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India emerging as the global Hepatitis capital, (India) organized an awareness programme for students
Published: Wednesday, Aug 3, 2011, 12:49 IST
By Kumar Chellappan
India is all set to emerge as the global capital of the dreaded Hepatitis B Virus (HBV), according to a team of doctors from MIOT Hospital in Chennai. "Forty two million Indians suffer from chronic Hepatitis B infection. The Hepatitis B Virus is responsible for 60% of liver cancer cases in India," said Dr Arul Prakash, leading gastroenterologist, MIOT Hospital.
He said conditions in India with reference to Hepatitis B vaccine is shocking. "We found that not even 1% of school children have been vaccinated against HBV. This is more shocking since there are effective vaccines available all over the world. Though a vaccine against HBV was developed in 1970, we are yet to take HBV seriously," said Dr Prakash.
According to Dr PVA Mohandas, director, MIOT Hospital, there are 400 million people chronically infected by the HBV. "What is worrying is the fact that 40% of these people will end up in cirrhosis and liver cancer," said Dr Mohandas. The team unleashed a blitzkrieg to spread a campaign on awareness programme against the HBV, a disease Dr Mohandas describes as worse as HIV/AIDS.
The team has drafted cine artist Vikram as their brand ambassador for their awareness campaign against HBV. Last Sunday saw more than 22,000 school children from 13 schools in Chennai city being given free vaccination coupons against HBV. "We have set up an Advanced Centre For Gastrointestinal and Liver Diseasesfor spreading the message about HBV all over India," said Dr Mohandas.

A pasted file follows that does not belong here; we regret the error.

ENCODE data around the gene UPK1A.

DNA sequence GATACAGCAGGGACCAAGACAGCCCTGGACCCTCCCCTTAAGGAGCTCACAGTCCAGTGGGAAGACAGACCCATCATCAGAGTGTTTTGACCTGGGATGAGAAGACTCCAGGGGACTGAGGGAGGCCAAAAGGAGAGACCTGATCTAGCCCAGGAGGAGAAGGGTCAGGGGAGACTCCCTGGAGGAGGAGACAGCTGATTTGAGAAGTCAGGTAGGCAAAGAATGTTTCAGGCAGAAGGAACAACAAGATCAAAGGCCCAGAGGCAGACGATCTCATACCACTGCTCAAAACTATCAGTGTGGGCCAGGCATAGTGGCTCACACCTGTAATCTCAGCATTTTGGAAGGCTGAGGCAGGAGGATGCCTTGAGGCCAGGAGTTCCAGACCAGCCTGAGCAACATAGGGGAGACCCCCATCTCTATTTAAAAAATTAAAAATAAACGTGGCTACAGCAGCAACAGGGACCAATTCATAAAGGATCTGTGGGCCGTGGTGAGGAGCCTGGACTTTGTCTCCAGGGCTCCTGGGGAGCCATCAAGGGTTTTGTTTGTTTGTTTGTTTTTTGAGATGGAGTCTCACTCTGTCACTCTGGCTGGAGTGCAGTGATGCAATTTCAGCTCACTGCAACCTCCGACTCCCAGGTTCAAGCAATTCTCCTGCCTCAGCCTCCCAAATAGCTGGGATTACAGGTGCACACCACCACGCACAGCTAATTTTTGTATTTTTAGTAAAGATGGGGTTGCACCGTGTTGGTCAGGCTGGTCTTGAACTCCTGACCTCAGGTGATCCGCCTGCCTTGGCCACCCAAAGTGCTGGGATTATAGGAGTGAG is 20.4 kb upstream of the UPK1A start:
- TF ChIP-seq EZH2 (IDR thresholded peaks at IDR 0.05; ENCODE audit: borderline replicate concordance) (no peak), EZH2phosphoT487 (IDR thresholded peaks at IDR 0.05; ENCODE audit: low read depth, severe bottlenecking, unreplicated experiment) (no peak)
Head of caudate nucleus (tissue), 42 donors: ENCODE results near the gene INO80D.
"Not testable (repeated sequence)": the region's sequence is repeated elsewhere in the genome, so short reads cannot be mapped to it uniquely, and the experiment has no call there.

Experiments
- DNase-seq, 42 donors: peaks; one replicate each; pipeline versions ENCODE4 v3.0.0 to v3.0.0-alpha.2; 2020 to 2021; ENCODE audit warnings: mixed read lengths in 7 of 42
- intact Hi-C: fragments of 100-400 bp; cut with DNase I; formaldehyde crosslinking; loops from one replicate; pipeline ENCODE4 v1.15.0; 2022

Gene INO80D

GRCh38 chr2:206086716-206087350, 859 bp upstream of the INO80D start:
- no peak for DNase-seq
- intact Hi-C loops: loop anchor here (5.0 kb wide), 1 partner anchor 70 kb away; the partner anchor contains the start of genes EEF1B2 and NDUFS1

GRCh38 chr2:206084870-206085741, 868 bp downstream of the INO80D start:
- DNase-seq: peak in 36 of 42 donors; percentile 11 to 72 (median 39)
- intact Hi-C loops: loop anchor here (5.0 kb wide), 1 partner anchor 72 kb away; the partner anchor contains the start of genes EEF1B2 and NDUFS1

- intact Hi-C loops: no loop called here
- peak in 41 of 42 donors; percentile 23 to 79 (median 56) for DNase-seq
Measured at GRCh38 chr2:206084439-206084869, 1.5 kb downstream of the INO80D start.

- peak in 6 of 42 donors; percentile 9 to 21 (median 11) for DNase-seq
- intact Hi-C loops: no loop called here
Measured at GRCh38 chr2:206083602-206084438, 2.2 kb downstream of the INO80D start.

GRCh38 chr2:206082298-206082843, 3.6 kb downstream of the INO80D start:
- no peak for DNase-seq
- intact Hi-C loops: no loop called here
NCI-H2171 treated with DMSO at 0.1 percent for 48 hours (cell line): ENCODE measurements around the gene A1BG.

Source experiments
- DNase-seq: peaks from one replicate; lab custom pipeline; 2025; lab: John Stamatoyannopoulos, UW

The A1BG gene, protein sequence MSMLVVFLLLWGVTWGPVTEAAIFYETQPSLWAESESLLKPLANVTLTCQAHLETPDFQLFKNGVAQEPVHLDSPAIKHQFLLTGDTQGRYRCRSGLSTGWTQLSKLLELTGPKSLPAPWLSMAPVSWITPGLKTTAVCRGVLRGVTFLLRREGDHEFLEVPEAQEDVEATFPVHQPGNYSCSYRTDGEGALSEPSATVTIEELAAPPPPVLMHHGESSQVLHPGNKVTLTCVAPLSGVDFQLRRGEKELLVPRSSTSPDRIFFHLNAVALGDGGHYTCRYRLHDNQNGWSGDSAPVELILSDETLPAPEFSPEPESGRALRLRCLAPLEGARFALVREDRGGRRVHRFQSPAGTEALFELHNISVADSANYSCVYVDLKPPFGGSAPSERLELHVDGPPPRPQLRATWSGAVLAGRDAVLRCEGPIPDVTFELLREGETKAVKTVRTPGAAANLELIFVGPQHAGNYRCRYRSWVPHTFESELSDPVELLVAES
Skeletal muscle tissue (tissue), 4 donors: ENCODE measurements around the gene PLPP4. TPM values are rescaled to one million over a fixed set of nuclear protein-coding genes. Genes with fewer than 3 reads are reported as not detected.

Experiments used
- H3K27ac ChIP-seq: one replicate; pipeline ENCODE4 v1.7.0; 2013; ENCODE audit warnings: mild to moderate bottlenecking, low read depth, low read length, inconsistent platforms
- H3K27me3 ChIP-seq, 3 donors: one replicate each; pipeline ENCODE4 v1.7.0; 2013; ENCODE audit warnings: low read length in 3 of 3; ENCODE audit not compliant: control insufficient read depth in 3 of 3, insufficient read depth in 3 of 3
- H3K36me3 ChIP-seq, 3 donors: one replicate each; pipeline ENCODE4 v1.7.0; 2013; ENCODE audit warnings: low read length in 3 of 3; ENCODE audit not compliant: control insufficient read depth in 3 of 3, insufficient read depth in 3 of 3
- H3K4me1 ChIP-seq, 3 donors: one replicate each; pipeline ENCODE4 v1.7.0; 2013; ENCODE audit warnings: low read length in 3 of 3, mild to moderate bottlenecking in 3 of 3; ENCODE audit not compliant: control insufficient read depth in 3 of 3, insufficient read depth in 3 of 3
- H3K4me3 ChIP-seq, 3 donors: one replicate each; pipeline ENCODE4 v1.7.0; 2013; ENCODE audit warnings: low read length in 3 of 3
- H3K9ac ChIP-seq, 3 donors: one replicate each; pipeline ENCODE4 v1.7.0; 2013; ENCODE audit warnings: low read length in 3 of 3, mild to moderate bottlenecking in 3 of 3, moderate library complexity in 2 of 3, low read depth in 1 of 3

Dimapur, August 2 (MExN): To raise awareness about the Hepatitis virus in general, Zion Hospital and Research Centre and MSD Fulford (India) organized an awareness programme for students of Delhi Public School in Dimapur today. This is part of the commemoration of World Hepatitis Week. Dr. Tali Longkumker gave a power point presentation about Hepatitis; its causes, effects and prevention. A brief presentation about HIV and AIDS was given by Dr. Mhabemo Lotha.
Dr. Longkumer pointed out that Hepatitis kills more than one million people every year. Millions more suffer immediate sickness or long-term ill health. Hepatitis is recognised as a major global health problem, affecting more than 500 million people. Among the most common type of viral Hepatitis, Hepatitis 'B' and 'C' are the most dangerous. Hepatitis generally affects the vital organ liver, thus affecting its functioning, he said.
He said that although vaccination for Hepatitis B has become compulsory under the Universal Immunization Programme, India is still struggling to cope with the virus since it is expensive.
Dr. Longkumer said further that Hepatitis, though a deadly disease is preventable by taking precautions. Like HIV, Hepatitis B is mostly spread through sexual route; and also through needle sharing and blood transfusion. Hepatitis C is usually spread when blood from a person infected with Hepatitis C virus enters the body of someone who is not infected. Today, most people become infected with hepatitis C by sharing needles or other equipment to inject drugs. Hepatitis C can also spread through sexual routes. Dr. Longkumer said that about 2000 people have tested for Hepatitis B in Zion Hospital, out of which 3% of the total have tested positive. He said the State so far has no recorded data about the number of Hepatitis cases.
Dr. Lotha also pointed out that, HIV unlike other diseases has no cure or vaccine for protection against the virus. With 80% transmission through sexual route, Dr. Lotha advised the students to live a responsible life. A free Hepatitis camp was held at the hospital. The blood samples testing positive will be send for second reference to Delhi.
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